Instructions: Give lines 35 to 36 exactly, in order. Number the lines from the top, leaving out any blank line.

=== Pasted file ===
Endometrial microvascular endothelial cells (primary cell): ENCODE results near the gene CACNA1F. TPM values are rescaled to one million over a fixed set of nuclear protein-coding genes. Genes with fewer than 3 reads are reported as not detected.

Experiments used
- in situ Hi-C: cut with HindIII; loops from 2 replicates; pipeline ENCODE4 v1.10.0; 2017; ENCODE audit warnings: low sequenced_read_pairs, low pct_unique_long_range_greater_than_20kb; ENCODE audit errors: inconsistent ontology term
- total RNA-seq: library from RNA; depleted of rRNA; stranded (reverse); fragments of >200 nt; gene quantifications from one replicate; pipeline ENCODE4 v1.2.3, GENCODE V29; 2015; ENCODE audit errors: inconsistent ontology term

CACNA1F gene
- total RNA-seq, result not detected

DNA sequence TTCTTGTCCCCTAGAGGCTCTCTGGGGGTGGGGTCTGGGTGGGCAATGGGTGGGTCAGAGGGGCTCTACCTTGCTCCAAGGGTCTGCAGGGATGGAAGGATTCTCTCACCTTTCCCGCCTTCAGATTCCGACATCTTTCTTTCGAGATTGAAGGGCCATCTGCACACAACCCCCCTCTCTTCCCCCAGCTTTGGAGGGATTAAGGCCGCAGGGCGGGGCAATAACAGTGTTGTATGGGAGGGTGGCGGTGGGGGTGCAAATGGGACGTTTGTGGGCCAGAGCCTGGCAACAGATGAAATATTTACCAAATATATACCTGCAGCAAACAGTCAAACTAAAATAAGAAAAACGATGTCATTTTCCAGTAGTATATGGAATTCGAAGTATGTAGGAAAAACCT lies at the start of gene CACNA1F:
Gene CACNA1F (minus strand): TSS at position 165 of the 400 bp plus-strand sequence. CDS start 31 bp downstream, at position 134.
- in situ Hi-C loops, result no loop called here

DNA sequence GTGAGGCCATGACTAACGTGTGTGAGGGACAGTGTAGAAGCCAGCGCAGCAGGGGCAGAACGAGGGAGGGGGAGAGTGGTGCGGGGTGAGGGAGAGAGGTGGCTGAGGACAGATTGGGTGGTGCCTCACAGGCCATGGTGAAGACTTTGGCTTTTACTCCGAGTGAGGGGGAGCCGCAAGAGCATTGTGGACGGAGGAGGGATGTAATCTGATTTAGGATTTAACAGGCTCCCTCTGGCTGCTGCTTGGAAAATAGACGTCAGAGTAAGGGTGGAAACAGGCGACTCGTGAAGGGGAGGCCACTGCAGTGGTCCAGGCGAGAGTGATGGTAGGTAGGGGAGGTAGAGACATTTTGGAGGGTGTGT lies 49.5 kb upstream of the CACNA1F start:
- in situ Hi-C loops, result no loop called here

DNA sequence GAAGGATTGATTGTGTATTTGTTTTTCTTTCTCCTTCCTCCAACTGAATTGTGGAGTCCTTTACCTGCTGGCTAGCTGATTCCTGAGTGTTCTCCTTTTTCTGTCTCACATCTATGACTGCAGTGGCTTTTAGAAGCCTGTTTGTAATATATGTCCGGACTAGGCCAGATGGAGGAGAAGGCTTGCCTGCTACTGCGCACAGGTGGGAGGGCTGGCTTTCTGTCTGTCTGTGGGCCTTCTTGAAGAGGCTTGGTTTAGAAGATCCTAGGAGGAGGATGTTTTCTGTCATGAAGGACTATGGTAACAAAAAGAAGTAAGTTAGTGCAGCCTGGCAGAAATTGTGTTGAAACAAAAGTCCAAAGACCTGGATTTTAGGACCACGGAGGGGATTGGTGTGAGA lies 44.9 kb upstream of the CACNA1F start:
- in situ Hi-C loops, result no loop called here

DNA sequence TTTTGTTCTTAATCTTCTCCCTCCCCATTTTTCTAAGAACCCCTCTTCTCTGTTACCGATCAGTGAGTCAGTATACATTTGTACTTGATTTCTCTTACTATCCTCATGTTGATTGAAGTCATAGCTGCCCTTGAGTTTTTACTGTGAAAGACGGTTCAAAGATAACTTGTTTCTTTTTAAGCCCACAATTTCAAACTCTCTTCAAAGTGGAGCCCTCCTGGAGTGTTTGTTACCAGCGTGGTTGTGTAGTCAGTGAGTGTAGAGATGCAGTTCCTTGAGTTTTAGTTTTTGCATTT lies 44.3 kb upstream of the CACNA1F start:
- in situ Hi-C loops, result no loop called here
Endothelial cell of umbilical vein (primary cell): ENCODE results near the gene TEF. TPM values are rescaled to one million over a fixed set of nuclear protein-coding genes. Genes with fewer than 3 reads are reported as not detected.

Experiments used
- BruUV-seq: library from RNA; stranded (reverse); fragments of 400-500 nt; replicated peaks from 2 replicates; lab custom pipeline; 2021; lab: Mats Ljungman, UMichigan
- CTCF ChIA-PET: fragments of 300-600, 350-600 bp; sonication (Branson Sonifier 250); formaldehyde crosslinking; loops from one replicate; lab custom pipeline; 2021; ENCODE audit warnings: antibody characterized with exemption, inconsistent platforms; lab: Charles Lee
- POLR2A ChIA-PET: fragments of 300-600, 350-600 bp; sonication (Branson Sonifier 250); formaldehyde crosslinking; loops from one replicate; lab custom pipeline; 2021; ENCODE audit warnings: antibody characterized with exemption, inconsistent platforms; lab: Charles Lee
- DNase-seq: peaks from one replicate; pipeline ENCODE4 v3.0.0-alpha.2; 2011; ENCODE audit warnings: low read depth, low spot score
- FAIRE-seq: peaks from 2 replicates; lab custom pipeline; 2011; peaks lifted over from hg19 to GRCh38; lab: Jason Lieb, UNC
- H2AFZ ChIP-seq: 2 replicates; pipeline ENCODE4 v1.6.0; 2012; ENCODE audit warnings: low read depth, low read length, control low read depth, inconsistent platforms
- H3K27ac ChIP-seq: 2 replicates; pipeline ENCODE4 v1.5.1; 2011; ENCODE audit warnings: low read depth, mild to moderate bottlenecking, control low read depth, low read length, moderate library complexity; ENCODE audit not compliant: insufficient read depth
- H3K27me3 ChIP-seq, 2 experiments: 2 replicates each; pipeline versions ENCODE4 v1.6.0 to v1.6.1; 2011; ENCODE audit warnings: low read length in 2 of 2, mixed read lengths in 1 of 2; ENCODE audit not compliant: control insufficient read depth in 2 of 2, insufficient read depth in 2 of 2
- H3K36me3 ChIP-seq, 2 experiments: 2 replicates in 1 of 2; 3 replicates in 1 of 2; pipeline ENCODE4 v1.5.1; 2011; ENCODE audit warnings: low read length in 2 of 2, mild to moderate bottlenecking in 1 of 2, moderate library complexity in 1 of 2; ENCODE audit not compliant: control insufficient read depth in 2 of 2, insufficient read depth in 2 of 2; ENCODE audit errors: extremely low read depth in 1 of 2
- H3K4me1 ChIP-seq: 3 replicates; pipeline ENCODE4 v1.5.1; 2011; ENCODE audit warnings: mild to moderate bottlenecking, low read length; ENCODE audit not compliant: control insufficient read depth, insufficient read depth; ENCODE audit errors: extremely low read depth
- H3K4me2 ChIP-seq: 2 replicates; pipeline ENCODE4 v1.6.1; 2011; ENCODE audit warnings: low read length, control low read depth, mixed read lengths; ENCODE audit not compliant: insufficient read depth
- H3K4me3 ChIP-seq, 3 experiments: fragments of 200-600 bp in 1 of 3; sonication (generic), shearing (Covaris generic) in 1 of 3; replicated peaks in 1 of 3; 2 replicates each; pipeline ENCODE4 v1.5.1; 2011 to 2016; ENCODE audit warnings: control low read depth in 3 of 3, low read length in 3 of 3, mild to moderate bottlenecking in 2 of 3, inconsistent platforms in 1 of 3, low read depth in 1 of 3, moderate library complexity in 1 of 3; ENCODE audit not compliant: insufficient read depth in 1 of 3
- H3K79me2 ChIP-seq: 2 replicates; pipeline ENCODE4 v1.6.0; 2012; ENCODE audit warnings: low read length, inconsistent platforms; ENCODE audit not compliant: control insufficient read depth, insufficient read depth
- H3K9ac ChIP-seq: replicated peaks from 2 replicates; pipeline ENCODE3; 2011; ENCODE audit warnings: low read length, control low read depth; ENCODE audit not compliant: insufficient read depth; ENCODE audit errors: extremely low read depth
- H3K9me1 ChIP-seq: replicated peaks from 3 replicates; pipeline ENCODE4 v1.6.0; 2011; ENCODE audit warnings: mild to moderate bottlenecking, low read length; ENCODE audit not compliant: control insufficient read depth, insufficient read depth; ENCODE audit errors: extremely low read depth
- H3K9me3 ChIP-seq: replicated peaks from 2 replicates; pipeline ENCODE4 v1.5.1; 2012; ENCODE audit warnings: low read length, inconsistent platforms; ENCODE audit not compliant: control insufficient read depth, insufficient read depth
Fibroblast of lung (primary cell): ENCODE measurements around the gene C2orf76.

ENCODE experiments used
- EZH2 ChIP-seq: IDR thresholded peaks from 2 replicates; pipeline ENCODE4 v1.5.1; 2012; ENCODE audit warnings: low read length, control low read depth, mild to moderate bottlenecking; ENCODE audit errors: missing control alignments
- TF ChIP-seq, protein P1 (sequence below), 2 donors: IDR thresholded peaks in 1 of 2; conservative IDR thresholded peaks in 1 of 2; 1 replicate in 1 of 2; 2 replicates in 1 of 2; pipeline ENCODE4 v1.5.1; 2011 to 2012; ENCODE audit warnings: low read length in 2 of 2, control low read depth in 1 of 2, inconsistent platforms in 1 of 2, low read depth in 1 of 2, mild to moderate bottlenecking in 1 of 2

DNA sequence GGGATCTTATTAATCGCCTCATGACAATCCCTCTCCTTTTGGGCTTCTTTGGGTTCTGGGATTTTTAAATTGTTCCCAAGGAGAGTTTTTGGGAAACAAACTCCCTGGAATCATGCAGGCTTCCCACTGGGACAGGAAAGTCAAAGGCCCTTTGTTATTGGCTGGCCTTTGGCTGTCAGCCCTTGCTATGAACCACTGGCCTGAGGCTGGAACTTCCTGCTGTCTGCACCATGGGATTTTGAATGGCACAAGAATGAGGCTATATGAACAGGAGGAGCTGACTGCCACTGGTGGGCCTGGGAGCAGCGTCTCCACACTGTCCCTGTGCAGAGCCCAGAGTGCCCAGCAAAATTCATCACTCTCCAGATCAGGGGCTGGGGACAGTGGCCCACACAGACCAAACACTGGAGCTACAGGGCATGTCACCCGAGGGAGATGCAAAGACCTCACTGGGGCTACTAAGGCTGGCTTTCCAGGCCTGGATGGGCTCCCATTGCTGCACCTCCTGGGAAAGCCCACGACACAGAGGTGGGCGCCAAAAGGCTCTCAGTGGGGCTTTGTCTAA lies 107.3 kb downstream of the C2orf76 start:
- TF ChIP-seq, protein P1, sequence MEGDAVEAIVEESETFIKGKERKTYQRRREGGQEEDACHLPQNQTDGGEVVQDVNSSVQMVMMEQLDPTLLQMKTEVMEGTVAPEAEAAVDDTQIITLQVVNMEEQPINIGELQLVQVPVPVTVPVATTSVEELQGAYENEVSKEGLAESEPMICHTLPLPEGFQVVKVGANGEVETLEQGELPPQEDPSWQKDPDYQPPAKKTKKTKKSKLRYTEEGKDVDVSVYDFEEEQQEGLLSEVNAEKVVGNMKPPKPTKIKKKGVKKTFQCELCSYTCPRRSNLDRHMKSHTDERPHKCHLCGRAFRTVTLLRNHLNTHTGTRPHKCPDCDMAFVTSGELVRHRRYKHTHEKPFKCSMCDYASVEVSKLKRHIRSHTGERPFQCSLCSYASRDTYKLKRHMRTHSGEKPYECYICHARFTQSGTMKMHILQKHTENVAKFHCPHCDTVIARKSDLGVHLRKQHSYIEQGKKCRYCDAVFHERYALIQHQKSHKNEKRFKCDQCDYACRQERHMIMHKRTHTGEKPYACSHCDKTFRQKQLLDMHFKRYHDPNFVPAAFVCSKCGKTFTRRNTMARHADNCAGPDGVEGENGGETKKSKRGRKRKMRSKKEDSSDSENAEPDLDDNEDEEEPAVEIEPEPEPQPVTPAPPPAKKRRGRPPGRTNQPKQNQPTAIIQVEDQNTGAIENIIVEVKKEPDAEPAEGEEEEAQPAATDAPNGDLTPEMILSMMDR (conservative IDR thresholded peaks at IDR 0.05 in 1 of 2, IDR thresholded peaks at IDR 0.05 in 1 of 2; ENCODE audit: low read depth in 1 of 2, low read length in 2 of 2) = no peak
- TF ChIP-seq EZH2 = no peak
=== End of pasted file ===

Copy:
ENCODE experiments used
- EZH2 ChIP-seq: IDR thresholded peaks from 2 replicates; pipeline ENCODE4 v1.5.1; 2012; ENCODE audit warnings: low read length, control low read depth, mild to moderate bottlenecking; ENCODE audit errors: missing control alignments